There are two numbers that control your adult life to different degrees: your Social Security number and your credit score. While everyone knows their SSN and it’s importance, most people don’t know their credit score, though we usually find out how essential it is to our quality of life when we apply for credit; some employers are even beginning to take a look at credit scores as part of the job application process.
Your credit score can be found by at the FICO website, which is a pre-qualifying agency that lenders use, by purchasing your credit report from a credit bureau or by signing on with a credit monitoring service. Of these three options, checking with a credit bureau is the most common, but it’s also the most confusing unless you know how to decipher your credit report.
Breaking Down A Credit Report
The credit report is broken down into three main section:
1. Personal data, such as your name, address, employment information and social security number
2. Public records, like bankruptcies, liens, wage garnishments and judgments
3. Creditor information, like types of credit accounts, the status of the accounts, your balance and who is responsible for the accounts.
After making sure that the data in the report is accurate, it’s time to break down the creditor information. First, you should go through the list and make sure that all of the creditors listed are accounts that you’ve actually opened, either as an individual or jointly. Your credit report will obviously be hurt if you have more adverse listings than good, but the type and status of your accounts also matters. The terms to look for are:
– Revolving accounts, which are monthly accounts with variable balances, like credit cards
– Installment accounts, which are monthly obligations with fixed amounts, like loans or mortgages
– Open accounts, account that are open and in good standing
– Closed accounts, account that are inactive and have a zero balance owed
– Charged-off accounts, accounts that have been written off by the original lender
– Collection accounts, accounts that are closed, and the balance has been placed with an agency for collection
There’s also a shorter section of inquiries that tells how many lenders have asked for your credit report. These fall into two groups: hard inquiries, which occur when you apply for financing, and soft inquiries, which occur when you pre-qualify for a service that involves credit.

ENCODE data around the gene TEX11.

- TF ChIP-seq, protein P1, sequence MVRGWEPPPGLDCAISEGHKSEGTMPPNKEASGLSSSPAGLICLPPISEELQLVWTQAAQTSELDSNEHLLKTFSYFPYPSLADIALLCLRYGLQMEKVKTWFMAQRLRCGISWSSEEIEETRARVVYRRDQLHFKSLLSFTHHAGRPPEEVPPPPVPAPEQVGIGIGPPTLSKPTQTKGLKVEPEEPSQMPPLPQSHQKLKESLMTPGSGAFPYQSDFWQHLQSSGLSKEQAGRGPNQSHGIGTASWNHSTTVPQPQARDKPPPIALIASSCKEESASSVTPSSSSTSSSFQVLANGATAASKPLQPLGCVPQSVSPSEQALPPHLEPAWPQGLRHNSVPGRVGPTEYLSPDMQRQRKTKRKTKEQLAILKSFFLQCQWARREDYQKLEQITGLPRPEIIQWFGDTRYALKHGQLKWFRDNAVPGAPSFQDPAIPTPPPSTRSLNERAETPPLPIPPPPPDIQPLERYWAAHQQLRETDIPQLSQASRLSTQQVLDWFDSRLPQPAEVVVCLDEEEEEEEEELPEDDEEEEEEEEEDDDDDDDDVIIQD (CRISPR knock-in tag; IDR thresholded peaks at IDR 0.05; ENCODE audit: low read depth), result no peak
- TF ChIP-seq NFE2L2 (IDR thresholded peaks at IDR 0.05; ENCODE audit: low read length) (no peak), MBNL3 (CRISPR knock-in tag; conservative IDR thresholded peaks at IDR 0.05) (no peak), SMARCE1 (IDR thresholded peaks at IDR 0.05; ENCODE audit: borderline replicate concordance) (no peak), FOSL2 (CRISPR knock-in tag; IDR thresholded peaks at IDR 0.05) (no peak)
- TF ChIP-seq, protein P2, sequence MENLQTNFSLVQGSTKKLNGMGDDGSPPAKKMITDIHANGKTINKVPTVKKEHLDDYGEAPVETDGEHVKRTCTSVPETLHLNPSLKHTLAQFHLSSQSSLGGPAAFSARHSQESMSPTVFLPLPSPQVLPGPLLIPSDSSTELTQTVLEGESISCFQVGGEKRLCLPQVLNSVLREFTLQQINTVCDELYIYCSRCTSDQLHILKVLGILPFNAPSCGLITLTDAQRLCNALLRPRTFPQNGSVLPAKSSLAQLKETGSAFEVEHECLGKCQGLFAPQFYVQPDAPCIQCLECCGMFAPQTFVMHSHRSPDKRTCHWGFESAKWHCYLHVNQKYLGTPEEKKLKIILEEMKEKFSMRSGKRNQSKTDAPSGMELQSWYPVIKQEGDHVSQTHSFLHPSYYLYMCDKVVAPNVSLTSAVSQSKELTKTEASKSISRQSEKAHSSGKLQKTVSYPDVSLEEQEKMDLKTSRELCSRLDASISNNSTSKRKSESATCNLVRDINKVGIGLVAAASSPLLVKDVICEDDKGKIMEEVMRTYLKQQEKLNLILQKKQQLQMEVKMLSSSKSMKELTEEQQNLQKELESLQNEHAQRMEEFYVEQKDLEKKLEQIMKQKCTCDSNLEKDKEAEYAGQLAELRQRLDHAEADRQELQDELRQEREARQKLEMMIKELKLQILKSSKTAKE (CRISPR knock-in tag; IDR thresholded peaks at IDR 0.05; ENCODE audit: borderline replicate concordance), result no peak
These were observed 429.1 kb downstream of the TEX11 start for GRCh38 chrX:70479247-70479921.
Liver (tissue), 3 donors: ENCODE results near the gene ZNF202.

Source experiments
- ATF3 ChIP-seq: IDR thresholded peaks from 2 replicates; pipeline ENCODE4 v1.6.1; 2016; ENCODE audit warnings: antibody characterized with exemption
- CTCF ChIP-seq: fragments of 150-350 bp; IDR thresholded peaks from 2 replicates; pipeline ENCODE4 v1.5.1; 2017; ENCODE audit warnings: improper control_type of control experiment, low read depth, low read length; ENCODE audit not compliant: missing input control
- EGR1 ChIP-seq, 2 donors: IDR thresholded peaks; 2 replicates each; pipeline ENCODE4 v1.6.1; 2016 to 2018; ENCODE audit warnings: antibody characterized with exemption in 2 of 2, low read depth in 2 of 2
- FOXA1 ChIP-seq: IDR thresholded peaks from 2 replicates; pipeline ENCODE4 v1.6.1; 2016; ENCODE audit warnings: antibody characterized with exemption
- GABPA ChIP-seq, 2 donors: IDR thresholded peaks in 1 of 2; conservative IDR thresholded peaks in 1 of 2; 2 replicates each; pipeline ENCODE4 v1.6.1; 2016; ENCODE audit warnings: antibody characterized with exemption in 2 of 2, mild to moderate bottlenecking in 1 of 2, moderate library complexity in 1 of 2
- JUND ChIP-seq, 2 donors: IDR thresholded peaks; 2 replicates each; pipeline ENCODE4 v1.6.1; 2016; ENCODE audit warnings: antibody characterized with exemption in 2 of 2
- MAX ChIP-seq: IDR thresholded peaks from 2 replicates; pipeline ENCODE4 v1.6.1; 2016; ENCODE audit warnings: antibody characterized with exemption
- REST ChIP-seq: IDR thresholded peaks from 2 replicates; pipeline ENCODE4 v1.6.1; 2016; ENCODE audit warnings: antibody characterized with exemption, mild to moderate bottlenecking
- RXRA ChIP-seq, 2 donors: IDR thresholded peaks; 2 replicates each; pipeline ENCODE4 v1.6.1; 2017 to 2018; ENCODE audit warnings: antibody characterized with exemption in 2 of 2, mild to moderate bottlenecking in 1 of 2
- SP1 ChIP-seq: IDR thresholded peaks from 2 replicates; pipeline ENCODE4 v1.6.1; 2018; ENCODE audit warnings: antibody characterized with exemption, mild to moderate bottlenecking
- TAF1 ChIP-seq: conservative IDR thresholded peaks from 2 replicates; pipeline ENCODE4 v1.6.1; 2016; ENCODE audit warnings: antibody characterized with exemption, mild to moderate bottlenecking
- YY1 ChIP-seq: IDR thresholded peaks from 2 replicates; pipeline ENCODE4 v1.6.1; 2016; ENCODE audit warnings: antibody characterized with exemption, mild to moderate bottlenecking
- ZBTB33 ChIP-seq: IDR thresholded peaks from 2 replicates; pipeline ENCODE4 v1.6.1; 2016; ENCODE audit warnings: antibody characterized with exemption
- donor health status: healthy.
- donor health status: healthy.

The terms you need to know are:
CURR ACCT – an account that’s open and in good standing
CUR WAS XX-X – an open account that’s been delinquent in the past; the xx stands for how many days overdue, and the x will be the number of times you’ve been overdue ( for example, 30-2 or 60-1)
PAID – will be listed next to closed accounts with a zero balance
CHARGOFF – closed accounts with a balanced that’s been written off by the lender
COLLECT – outstanding accounts that are in collections
FORECLOS – if you’ve had a property seizure
BKLIQREQ – if you’ve filed bankruptcy
DELINQ 60 (or 30, or 90, etc) – accounts that are delinquent by 30 days or more
What Does it All Mean?
Although reading your credit report is easy once you know what you’re looking at, the types of accounts, then number of accounts you have and your overall payment history determine your credit worthiness. Your credit score is determined by:
Your credit score is determined by:
Payment history (35%)
Amounts owed (30%)
Length of credit history (15%)
Types of credit (10%)
New credit (10%)
To delve a little deeper, if you have accounts in good standing, but they’re fairy new, the balance is high or you have too many of them, it can god against your credit score. If you have accounts that have been charged-off, but still have an outstanding balance, that’s also a negative factor; charged-off accounts that have been paid, but bit gone into collections count slightly higher than paid accounts that were resolved by a collection agency.
What if My Credit Report is Wrong?
If you find inaccurate information in your credit report, you can dispute this information online through the agency that issued the report or you can request a form and dispute the inaccuracies via USPS. You may have to provide proof of any false information, including:
– copies of canceled checks or electronic bank records
– letters from creditors
– bankruptcy discharge papers and court documents pertaining to judgments
– proof of address
– proof of legal name change or marital status
Everyone is allowed to obtain a free credit report once a year; you can also request one if you’ve been turned down for credit. Even if you aren’t looking to by a home or car in the bear future, it’s a good idea to check your credit report on a regular basis to look for false or outdated information. Information on finding your credit report can be found online at the websites of the three main credit reporting agencies: Equifax, TransUnion and Experian.
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